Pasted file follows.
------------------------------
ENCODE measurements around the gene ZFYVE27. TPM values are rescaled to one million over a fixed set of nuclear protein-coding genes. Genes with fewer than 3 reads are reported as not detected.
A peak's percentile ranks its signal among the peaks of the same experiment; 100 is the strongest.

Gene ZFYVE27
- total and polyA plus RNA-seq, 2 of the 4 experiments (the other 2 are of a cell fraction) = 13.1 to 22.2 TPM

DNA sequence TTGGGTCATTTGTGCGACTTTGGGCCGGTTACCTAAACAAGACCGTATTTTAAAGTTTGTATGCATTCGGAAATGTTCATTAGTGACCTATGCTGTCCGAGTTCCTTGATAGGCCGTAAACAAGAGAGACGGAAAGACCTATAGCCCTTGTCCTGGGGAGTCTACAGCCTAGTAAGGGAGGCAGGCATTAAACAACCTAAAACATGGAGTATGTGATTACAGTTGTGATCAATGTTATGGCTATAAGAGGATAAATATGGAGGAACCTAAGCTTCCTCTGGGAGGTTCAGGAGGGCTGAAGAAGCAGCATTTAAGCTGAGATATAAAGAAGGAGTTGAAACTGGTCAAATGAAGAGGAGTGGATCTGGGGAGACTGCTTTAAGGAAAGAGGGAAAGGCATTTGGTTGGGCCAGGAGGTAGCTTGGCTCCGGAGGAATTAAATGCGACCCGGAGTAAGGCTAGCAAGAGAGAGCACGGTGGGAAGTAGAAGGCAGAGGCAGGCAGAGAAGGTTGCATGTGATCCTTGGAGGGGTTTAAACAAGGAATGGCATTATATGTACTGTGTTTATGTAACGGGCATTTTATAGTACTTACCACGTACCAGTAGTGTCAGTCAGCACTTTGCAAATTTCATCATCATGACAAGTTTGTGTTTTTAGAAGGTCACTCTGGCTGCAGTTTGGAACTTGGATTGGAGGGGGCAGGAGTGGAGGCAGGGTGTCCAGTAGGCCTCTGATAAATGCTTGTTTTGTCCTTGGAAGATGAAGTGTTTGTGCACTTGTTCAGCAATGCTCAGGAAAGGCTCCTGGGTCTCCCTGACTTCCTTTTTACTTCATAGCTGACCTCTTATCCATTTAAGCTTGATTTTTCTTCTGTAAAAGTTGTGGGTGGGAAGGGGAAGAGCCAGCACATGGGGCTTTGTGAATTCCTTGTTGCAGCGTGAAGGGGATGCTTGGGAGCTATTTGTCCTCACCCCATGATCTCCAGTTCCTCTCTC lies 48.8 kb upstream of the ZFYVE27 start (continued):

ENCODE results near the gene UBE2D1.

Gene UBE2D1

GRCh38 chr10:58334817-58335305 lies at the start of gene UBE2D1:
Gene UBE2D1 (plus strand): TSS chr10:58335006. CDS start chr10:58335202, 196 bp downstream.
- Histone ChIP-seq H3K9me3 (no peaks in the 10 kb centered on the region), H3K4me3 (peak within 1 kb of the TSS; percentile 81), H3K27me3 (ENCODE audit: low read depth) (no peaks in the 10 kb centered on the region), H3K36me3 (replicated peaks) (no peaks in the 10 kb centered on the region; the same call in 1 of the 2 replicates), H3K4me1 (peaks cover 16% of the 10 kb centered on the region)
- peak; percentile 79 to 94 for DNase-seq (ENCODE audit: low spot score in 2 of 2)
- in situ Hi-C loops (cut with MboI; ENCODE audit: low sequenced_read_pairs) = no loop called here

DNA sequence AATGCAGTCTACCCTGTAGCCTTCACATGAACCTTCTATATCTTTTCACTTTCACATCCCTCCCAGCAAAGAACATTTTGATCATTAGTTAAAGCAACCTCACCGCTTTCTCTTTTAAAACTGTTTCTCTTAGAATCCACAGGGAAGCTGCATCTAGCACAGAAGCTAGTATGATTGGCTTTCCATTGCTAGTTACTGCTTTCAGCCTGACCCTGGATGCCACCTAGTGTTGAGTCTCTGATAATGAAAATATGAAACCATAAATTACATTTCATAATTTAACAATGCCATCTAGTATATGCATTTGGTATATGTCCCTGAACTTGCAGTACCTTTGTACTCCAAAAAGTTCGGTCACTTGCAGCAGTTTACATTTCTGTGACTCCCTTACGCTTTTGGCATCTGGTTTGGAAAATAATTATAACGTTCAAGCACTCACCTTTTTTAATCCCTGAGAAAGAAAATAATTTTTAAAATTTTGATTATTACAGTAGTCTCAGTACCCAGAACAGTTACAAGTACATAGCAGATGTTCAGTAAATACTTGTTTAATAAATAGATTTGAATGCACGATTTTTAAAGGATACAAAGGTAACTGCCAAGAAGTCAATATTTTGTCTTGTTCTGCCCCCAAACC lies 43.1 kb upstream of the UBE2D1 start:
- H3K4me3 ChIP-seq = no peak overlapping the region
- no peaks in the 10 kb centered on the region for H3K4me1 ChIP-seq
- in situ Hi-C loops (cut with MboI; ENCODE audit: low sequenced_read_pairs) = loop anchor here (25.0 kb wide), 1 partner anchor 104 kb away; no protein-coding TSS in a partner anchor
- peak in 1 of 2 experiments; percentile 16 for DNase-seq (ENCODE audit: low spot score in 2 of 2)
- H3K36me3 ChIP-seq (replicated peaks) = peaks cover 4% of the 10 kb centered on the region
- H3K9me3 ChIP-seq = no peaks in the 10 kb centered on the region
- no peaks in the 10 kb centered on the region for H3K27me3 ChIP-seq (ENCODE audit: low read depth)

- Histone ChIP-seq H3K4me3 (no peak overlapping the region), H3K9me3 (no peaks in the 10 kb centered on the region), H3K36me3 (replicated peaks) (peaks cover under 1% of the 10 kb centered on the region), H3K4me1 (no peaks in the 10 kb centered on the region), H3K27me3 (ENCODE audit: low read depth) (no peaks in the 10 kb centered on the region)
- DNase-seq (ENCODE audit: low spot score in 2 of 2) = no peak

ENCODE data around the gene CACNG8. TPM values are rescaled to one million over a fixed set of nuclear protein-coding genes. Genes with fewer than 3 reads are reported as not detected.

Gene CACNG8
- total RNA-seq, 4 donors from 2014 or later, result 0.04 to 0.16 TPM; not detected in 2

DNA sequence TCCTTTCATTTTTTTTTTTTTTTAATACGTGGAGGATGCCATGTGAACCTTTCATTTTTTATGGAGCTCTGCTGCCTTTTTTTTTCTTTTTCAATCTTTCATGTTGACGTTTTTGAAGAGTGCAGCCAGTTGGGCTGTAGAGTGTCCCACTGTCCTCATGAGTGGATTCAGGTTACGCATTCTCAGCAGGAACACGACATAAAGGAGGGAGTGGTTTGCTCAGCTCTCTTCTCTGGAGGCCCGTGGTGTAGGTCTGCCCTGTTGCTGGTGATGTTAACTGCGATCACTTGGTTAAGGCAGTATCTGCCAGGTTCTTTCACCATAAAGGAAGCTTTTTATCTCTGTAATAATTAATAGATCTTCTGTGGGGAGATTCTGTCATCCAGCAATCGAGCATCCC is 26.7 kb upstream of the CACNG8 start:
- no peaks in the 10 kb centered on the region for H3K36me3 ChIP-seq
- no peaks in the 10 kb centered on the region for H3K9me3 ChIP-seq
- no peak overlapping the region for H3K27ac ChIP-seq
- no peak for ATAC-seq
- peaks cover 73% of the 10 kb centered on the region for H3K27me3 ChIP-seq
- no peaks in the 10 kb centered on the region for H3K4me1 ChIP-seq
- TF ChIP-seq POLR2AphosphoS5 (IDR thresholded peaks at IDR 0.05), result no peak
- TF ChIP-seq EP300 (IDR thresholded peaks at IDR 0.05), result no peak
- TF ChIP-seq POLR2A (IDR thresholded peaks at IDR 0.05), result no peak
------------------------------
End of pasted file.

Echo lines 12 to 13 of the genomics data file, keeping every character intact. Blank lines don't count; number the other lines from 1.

- in situ Hi-C loops (cut with MboI; ENCODE audit: low sequenced_read_pairs) = no loop called here

DNA sequence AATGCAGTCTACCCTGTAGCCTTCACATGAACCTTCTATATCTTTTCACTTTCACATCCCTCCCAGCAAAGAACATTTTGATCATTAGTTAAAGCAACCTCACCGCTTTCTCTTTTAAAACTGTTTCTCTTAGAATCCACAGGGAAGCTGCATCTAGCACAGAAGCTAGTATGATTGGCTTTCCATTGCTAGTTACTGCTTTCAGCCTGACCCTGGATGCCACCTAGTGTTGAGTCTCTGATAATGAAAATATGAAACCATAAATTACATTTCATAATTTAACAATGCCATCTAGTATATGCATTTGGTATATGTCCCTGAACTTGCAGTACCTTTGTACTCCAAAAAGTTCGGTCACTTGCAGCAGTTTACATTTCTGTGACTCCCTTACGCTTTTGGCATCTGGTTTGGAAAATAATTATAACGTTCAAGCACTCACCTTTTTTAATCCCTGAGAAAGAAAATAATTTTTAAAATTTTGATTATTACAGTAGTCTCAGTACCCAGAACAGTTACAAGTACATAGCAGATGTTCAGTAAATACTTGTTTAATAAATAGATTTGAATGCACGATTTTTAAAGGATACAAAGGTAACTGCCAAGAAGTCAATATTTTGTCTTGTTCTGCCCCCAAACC lies 43.1 kb upstream of the UBE2D1 start: